As many as 30 groups ranging from industries to academics are working on COVID-19 vaccines across the country. Of these, about 20 are making good progress, said the Centre, according to a report by The Hindu Business Line.
Some of these vaccines are expected to go for pre-clinical trials by October and a few others by February 2021, said the report citing officials.
According to NITI Aayog Member (Health) Vinod Paul, around 14 vaccine candidates are running neck-and-neck.
Giving details, Paul said there are eight industry candidates, of which four are ahead of others. There are six candidates from national labs of the Indian Council of Medical Research, Department of Biotechnology, Council for Scientific and Industrial Research, of which they are really hopeful of two or three candidates.
Frequently Asked Questions
A vaccine works by mimicking a natural infection. A vaccine not only induces immune response to protect people from any future COVID-19 infection, but also helps quickly build herd immunity to put an end to the pandemic. Herd immunity occurs when a sufficient percentage of a population becomes immune to a disease, making the spread of disease from person to person unlikely. The good news is that SARS-CoV-2 virus has been fairly stable, which increases the viability of a vaccine.
There are broadly four types of vaccine — one, a vaccine based on the whole virus (this could be either inactivated, or an attenuated [weakened] virus vaccine); two, a non-replicating viral vector vaccine that uses a benign virus as vector that carries the antigen of SARS-CoV; three, nucleic-acid vaccines that have genetic material like DNA and RNA of antigens like spike protein given to a person, helping human cells decode genetic material and produce the vaccine; and four, protein subunit vaccine wherein the recombinant proteins of SARS-COV-2 along with an adjuvant (booster) is given as a vaccine.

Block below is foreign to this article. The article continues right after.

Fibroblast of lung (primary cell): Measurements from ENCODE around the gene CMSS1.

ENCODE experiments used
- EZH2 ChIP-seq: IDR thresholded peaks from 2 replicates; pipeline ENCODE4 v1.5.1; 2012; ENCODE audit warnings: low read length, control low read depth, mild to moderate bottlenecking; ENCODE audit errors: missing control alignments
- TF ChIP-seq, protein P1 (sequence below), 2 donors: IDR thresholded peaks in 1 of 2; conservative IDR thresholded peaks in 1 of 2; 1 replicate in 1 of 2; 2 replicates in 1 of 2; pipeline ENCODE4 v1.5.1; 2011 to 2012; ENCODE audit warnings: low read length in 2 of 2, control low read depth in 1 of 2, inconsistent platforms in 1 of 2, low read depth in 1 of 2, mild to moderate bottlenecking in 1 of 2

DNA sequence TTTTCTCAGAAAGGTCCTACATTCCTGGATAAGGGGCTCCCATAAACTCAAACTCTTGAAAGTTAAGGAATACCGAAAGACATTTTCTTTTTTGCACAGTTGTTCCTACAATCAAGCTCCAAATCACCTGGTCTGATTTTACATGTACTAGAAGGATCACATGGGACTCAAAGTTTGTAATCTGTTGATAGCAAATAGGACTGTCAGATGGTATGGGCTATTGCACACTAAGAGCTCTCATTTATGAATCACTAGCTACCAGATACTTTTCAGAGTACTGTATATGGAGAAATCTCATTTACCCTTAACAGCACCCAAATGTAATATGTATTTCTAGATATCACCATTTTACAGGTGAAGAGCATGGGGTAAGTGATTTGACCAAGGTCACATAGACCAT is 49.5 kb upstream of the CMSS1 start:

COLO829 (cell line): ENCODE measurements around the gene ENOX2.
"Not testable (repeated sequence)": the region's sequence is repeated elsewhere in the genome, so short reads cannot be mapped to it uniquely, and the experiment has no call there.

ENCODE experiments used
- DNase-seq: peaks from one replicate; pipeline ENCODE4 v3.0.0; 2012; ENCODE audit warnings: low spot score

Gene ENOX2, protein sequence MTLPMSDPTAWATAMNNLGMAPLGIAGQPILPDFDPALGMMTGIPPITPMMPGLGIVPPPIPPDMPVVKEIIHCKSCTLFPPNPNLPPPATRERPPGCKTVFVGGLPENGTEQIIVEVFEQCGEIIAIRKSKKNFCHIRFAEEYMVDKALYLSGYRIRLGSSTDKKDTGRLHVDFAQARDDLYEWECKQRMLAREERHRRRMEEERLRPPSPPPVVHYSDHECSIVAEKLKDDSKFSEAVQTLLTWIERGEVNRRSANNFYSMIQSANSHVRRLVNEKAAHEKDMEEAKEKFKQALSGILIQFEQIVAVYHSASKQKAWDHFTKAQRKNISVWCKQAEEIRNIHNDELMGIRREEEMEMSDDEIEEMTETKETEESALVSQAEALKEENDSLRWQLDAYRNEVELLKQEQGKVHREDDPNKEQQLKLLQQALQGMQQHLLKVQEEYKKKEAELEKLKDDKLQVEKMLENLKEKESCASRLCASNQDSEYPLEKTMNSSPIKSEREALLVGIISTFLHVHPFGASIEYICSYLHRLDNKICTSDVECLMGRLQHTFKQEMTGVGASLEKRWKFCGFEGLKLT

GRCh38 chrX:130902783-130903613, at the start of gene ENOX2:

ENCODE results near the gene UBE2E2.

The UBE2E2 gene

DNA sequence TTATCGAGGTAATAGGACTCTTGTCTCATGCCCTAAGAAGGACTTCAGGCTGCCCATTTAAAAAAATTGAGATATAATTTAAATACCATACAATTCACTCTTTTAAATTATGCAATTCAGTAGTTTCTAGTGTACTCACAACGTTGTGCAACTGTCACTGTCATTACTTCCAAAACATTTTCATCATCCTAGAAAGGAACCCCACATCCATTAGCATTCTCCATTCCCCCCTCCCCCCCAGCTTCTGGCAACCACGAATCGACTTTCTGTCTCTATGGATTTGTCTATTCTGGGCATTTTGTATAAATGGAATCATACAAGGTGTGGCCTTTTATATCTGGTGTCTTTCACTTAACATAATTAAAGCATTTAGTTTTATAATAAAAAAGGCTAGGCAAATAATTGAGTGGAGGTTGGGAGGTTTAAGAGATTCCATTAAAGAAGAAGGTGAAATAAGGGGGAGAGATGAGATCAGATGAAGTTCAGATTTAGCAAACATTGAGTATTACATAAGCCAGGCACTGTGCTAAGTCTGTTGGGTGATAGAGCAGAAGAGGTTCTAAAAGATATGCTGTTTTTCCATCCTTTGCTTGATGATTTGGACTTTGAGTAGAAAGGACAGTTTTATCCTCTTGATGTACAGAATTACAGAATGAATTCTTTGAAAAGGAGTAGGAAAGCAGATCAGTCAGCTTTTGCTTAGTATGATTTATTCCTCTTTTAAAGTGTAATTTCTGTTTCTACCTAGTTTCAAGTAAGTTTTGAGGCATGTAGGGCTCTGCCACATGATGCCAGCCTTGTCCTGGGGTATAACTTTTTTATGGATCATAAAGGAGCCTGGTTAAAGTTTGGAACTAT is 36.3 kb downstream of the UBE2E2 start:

Vaccine development is a long, complex process. Unlike drugs that are given to people with a diseased, vaccines are given to healthy people and also vulnerable sections such as children, pregnant women and the elderly. So rigorous tests are compulsory. History says that the fastest time it took to develop a vaccine is five years, but it usually takes double or sometimes triple that time.
Among the various drugs being tried, antivirals such as Favipiravir and Remdesivir are leading candidates, said Paul.
Also, a phytopharmaceutical drug ACQH and Arbidol are under investigation in a Council of Scientific and Industrial Research (CSIR) lab, said Paul, adding that, a drug Itolizumab that is used in psoriatic arthritis is also being considered.
Meanwhile, research is underway on whether BCG vaccine and Mycobacterium W can jack up immune systems, said the report.
K VijayRaghavan, Principal Scientific Adviser, said the cost of making a COVID-19 vaccine may go up to $2-3 billion as an attempt is being made to hasten this process in one year.
“It takes 10 to 15 years and $200-300 million to make a vaccine, an attempt is being made to hasten this process in one year, which elevates the cost to $2-3 billion,” said VijayRaghavan.Follow our full coverage on COVID-19 here.